"We have drought, we have fire, we have incredible cost of living," Dr. Plante said, "in some respects, that's the metamessage."
SAN JOSE, Calif. (KGO) -- Kids around the Bay Area are gearing up to go back to school. Beyond school supplies, local mental health experts warn an increasing number of children may also be carrying the weight of added anxiety and depression.
While the first day of school typically comes with an expected level of excitement, anxiety, and stress for students, experts are finding children between the ages of three and 17 are feeling so much more.
"When it comes to anxiety, depression, suicidality -- it's not a pretty picture," Santa Clara University Psychology professor Dr. Thomas Plante told ABC7 News.
Beyond reading, writing and arithmetic, students are navigating limited in-school resources, COVID-19, active shooter trainings and everything in between.
Dr. Plante said even stressors that may impact adults have the potential to trickle down to children.
"We have drought, we have fire, we have incredible cost of living," Dr. Plante detailed. "Other parts of the country may not have some of those issues, but it's bad everywhere."
He continued, "I think that in some respects, that's the meta message."
It found California kids experienced the second largest increase in depression and anxiety compared to other states, specifically between 2016 and 2020. It reported a 70% spike, in that time.
"I'm not surprised to hear it," Cal State East Bay's Public Health Department chair, Dr. Arnab Mukherjea said. "I also would venture to guess it is an underestimate."
Dr. Mukherjea warned the problem is not going away anytime soon, as he pushed for critical mental health services for youth especially.
He said, "We really need to focus on this from a public policy level on, 'How do we put the infrastructure in place to deal with this?'"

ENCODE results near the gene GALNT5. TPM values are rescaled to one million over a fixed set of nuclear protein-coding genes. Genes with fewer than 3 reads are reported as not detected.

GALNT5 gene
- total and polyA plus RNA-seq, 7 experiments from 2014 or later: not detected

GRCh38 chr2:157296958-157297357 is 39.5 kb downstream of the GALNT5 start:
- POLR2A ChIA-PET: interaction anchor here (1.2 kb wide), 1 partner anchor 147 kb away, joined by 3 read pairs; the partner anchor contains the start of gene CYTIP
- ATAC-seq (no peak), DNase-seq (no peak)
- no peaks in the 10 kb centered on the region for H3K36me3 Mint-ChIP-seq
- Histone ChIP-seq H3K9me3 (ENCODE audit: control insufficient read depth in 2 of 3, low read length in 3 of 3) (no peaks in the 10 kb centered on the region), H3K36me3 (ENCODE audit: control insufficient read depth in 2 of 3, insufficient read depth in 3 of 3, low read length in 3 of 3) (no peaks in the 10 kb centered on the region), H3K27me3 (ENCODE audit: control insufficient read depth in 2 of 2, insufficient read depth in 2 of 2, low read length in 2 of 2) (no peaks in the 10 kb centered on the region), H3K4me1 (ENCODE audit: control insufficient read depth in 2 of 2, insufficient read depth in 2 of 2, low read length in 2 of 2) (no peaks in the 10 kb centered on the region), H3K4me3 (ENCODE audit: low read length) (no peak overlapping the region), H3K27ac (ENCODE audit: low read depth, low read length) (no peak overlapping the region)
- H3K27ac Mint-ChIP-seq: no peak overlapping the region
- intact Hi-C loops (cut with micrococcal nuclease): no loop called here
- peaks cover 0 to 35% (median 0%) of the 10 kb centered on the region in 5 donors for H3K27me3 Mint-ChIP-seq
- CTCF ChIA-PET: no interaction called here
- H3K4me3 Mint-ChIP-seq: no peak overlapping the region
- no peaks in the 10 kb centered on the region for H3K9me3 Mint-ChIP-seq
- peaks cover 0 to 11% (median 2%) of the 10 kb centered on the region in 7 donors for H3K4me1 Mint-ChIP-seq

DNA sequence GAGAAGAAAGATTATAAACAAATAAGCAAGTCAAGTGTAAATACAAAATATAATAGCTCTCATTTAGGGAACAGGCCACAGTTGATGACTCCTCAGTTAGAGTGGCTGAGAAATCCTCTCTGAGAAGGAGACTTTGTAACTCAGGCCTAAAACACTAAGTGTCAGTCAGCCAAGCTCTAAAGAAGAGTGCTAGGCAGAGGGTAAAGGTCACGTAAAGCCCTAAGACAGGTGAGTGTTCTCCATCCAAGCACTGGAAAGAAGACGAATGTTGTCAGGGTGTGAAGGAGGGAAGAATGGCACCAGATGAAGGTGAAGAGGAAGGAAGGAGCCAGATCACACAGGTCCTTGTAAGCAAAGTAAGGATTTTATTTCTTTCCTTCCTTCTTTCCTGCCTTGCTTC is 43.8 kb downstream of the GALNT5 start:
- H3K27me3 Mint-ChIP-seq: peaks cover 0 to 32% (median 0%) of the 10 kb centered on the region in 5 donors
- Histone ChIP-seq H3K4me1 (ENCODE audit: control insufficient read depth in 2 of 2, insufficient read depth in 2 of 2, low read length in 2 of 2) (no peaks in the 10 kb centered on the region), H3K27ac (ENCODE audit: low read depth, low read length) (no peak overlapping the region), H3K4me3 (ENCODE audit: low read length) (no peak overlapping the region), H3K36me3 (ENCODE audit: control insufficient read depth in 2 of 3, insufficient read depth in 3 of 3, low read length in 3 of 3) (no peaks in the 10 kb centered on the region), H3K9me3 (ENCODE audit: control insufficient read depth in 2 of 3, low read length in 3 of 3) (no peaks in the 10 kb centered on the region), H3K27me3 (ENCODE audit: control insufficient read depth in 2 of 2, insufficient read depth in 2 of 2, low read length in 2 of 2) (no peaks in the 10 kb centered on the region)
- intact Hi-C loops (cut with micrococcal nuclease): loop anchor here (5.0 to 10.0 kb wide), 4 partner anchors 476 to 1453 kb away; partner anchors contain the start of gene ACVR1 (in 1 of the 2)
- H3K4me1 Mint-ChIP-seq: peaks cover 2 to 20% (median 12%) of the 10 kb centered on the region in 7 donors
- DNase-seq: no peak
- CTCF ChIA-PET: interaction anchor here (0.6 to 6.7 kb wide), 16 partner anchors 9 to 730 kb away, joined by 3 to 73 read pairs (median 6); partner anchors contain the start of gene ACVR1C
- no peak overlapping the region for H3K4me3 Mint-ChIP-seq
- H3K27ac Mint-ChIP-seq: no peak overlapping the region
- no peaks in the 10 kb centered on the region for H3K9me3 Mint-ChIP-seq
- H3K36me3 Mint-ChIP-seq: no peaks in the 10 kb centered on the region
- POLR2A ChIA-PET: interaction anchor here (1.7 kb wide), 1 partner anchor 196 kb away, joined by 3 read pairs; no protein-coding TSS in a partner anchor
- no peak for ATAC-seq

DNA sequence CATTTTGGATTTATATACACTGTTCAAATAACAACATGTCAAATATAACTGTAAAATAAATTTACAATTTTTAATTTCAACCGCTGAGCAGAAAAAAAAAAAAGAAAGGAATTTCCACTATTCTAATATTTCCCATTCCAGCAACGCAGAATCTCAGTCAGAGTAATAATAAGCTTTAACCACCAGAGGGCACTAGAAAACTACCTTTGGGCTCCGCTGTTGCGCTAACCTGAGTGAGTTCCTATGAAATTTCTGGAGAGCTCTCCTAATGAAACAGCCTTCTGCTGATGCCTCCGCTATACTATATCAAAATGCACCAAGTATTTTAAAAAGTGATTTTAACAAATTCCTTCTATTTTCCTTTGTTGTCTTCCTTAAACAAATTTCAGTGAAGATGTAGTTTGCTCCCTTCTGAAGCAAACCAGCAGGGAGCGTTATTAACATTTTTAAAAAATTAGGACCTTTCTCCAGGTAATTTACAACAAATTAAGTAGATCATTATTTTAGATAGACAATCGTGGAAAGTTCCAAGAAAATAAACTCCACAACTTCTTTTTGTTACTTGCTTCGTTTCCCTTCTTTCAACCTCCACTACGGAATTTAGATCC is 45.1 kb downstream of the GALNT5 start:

Dr. Plante added, "The anxiety, depression, suicidality and so forth, numbers are kind of through the roof. It's really worrisome, not only because of the problem that we have here, but it's also about what kinds of resources- or lack of resources- are available once these kids get back into mainstream school."
At the Bay Area's Child Mind Institute, Dr. Michael Enenbach shared one of the greatest lessons learned from the pandemic- something he called a silver lining.
"We've opened up this communication channel," Dr. Enenbach explained. "That it's okay to talk to someone, it's okay to have someone on your side. It's okay. It's been positive for so many people."
As kids enter the new school year, doctors encourage people make open communication a priority for our personal lesson plans.
"That's what I say to my kids," Dr. Mukherjea shared. "They're like, 'Well, you're a public health professor, don't you know what's gonna happen next?' I'm like, 'Listen sweetie, I have no idea what happens next. But I do know that we will get through it because we've gotten through the worst of some pretty bad instances.'"
Dr. Plante explained that throughout history, there has always been some big stressors.
"We have some unique ones today," he said. "But, you know, it's rare to go through periods of life where everything's just kind of hunky dory."
He suggested, "During the remaining part of August and into September, we all probably want to be a little bit vigilant around mental health issues around kids and families, and just be prepared, and try to be ready to deal with them so that we're not broadsided."
Mukherjea detailed, "Even though most students are returning back to school, the physical school place is still a different world- a social world- than what it was even a year ago. So we as parents, myself, as a professor, we have to be very acutely attuned to picking up on things that we normally would just sort of let go."
For more resources on mental health issues, visit here.
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